Catheters

an essential guide

Urinary catheters come in many sizes and types, including rubber, silicone or latex. They’re typically used when unable to urinate or to treat medical conditions such as:

  • Blocked flow of urine as a result of bladder stones, blood clots in the urine, or a narrowing of the urethra
  • Prostate surgery or surgery in the pelvic area, such as a hip fracture repair or hysterectomy
  • Injury to the nerves of the bladder caused by conditions such as Spinal Bifida, CVA , spinal cord injuries and childbirth
  • Medications that impair the ability of bladder muscles to squeeze such as antihistamines.

Most catheters are used for a short period of time

Elderly people and those with a permanent disability or severe illness may need to use urinary catheters for a longer period to avoid urine build up that – over time – can lead to infection or discomfort.

Different types of catheters, and how and when to use them:

 Intermittent Catheterisation (IC) and Intermittent Self-Catheterisation (ISC)

Intermittent catheterisation is a first choice therapy for short and long term continence management, because it reduces the complications more frequently seen with indwelling catheters – such as infections, and blockage.

Single Urinary Catheterisation

This catheterisation is performed by a nurse in a hospital to empty a patient’s bladder or obtain a urine sample.

External Catheters (Condom Catheters)

Placed over the penis, external catheters are typically used for men who may or may not have continence problem and are less invasive than a standard catheter. Rather than a tube placed inside the penis, a device that looks like a condom is placed over the penis head. A tube leads from the condom device to a drainage bag.These catheters are generally more comfortable and carry a lower risk of infection than indwelling catheters. Condom catheters need to be changed daily and personal hygiene adhered to. Click here to view the external catheters available.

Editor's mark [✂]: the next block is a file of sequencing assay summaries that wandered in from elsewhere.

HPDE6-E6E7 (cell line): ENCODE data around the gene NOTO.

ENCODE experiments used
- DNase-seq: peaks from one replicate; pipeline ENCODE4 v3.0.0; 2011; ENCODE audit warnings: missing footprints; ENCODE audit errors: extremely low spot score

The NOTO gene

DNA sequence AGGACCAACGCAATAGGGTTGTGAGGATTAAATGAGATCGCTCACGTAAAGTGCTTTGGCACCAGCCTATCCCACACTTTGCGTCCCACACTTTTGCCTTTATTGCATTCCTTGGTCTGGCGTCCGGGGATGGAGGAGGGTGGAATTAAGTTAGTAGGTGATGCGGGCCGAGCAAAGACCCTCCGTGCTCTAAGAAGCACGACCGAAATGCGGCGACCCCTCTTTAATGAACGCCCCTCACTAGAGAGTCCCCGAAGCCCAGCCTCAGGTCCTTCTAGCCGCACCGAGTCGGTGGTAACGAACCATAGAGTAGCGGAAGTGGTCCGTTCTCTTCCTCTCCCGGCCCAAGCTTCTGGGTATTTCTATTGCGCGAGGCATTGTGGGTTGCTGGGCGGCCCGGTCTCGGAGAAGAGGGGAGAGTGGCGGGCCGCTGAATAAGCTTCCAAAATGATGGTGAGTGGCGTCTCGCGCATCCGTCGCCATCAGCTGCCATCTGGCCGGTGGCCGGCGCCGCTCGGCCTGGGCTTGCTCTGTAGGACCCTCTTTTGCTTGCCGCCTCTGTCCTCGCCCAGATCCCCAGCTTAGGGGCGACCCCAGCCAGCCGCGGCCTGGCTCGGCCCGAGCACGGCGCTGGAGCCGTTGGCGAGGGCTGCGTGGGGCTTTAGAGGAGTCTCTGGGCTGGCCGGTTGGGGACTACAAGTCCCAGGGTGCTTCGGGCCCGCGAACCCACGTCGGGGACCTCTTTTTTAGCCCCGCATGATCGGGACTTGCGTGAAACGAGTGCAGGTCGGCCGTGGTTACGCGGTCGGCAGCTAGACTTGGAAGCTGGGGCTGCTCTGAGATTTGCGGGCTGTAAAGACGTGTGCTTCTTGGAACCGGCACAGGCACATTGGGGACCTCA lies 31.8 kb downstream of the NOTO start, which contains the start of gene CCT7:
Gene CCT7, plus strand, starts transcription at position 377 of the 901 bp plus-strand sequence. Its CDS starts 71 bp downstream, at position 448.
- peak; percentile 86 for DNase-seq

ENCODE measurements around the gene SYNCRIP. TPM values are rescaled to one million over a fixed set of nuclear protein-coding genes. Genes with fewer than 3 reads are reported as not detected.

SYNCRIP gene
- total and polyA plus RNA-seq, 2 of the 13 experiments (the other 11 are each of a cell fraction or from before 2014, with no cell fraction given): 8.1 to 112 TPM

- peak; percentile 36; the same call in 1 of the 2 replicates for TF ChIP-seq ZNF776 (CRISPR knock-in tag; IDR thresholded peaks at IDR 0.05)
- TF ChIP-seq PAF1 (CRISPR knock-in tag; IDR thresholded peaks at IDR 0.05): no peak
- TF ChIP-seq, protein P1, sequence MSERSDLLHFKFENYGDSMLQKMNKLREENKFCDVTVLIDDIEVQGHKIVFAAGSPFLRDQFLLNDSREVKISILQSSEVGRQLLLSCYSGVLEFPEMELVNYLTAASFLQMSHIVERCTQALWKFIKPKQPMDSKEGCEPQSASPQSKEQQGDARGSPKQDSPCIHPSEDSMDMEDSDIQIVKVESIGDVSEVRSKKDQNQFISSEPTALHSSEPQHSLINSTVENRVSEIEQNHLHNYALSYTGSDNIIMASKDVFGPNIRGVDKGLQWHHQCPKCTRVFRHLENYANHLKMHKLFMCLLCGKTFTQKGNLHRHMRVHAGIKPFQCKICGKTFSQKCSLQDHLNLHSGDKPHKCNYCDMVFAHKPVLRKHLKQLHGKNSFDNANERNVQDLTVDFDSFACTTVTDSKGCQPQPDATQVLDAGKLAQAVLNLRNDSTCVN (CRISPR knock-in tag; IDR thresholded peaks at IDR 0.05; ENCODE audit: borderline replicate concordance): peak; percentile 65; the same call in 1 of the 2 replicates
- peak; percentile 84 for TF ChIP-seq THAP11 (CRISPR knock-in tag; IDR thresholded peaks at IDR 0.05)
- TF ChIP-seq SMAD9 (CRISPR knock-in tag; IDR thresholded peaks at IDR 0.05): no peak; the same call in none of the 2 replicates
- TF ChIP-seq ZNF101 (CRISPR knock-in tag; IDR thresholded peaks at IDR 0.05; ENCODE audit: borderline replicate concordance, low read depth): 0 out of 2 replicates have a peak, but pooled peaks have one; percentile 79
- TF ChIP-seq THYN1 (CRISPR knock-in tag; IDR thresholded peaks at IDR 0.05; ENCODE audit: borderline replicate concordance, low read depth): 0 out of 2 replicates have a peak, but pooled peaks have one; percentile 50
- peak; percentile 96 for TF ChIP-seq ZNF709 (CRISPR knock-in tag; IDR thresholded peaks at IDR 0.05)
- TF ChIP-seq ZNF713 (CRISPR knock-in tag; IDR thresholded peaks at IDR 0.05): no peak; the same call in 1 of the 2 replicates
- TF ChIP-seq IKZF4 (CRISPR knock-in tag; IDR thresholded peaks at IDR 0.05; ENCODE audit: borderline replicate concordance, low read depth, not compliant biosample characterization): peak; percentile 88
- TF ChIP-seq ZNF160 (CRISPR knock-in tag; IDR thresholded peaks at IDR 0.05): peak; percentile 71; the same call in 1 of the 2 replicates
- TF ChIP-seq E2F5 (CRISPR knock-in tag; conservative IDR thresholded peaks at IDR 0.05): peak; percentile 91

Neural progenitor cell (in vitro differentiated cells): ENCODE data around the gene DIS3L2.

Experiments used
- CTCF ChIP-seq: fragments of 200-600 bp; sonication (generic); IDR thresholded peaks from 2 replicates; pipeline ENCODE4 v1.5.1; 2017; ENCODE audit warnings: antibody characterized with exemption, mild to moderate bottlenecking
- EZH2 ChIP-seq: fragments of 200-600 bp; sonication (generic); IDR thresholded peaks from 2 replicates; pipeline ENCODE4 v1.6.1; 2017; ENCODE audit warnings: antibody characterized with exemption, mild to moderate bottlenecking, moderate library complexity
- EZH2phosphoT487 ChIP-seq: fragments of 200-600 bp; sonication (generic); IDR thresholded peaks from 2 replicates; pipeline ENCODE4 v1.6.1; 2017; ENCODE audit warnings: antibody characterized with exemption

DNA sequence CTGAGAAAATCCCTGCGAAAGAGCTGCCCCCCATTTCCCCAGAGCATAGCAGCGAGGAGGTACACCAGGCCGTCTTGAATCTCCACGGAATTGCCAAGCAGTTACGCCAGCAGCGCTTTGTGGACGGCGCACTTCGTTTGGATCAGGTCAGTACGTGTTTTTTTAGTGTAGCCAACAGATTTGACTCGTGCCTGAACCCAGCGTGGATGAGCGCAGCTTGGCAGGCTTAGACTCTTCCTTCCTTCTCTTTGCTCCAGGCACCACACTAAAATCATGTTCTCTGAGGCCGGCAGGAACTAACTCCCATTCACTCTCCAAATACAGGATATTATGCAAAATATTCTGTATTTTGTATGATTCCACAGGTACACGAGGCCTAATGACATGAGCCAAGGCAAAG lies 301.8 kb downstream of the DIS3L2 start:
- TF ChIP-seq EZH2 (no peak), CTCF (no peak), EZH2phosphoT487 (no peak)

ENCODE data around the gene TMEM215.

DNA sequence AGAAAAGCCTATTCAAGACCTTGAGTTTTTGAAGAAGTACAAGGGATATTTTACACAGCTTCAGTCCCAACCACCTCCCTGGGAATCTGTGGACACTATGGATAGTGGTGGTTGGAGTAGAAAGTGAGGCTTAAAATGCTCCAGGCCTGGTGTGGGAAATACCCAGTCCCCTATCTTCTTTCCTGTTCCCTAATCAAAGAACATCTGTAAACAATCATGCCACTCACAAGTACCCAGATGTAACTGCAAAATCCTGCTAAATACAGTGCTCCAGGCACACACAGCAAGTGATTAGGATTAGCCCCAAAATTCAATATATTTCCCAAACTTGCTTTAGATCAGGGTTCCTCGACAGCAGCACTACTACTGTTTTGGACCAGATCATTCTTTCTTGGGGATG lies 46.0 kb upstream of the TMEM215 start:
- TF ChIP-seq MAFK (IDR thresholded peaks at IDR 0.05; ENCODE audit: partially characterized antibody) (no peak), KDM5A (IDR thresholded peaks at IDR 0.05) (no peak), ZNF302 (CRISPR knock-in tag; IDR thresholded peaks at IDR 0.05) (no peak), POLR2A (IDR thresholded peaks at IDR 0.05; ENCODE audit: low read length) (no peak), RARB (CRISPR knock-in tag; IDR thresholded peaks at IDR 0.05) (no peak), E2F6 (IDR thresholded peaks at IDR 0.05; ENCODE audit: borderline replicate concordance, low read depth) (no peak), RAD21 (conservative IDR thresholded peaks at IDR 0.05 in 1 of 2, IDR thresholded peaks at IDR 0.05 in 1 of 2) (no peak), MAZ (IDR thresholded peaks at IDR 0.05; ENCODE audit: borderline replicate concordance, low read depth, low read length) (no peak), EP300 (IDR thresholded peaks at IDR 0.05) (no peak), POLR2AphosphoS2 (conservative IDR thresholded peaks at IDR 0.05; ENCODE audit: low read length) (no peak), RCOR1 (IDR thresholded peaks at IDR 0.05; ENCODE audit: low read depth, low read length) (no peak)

Urethral Indwelling Catheterisation

An indwelling catheter is an invasive medical procedure. The catheter is placed in through the urethra and remains in the bladder from anywhere between a few hours up to 12 weeks, creating a constant in/out flow.  A medically trained health professional will generally insert the catheter in hospital or a clinic and change it every 6 to 12 weeks or as required.

Suprapubic Urinary Catheterisation

A trained Urologist will insert this type of catheter into the bladder through a tiny hole in the abdomen. The catheter is changed every 6 to 12 weeks or as required.

What are the potential complications of urinary catheters?

The most common complication of all types of catheterisations are urinary tract infections (UTI). As the bladder is a sterile environment, introducing a catheter can increase the risk of bacterial contamination. However, urine retention has many more side effects than no catheter at all.

Indwelling urinary catheters are the leading cause of healthcare-associated urinary tract infections (UTIs) (van den Broek, et. al., 2011). It’s therefore crucial indwelling catheters are routinely cleaned to prevent infections. Symptoms of a UTI may include:

  • Fever
  • Chills
  • Burning of the urethra or genital area
  • Leaking of urine out of the catheter
  • Blood in the urine
  • Foul smelling urine
  • Low back pain and achiness.

Other urinary catheter complications can include:

  • Allergic reaction to the material used in the catheter, such as latex
  • Bladder stones
  • Kidney damage (with long-term indwelling catheters)
  • Infection of urinary tract, kidney or blood (septicemia)

How to reduce the chance of developing an infection while using a catheter

The following personal hygiene practices should be followed

  • Always wash hands with warm water and soap before and after handling catheters.
  • Drink plenty of fluid each day (at least 8 glasses) to help prevent infection.
  • Maintain overall health and wellbeing by exercising (low impact) and eating a diet high in fibre (30 grams a day) to reduce the risk of constipation and maintain better continence.
  • For indwelling catheters, the drainage bag used to collect urine should be emptied when the bag is two thirds full. It should be cleaned using a plastic squirt bottle containing a mixture of 10% vinegar in water or plain soap and water. Ensure that the catheter is rinsed thoroughly afterwards
  • Regularly check catheter tubing for twists and kinks, and ensure urine collection bag remains below the level of the bladder preventing the urine flowing back into the bladder.

Independence Australia carries a wide range of urinary catheters and catheter supplies, including intermittent catheters, indwelling catheters and external (condom) catheters.

Click here to view our full urology and continence range.

 

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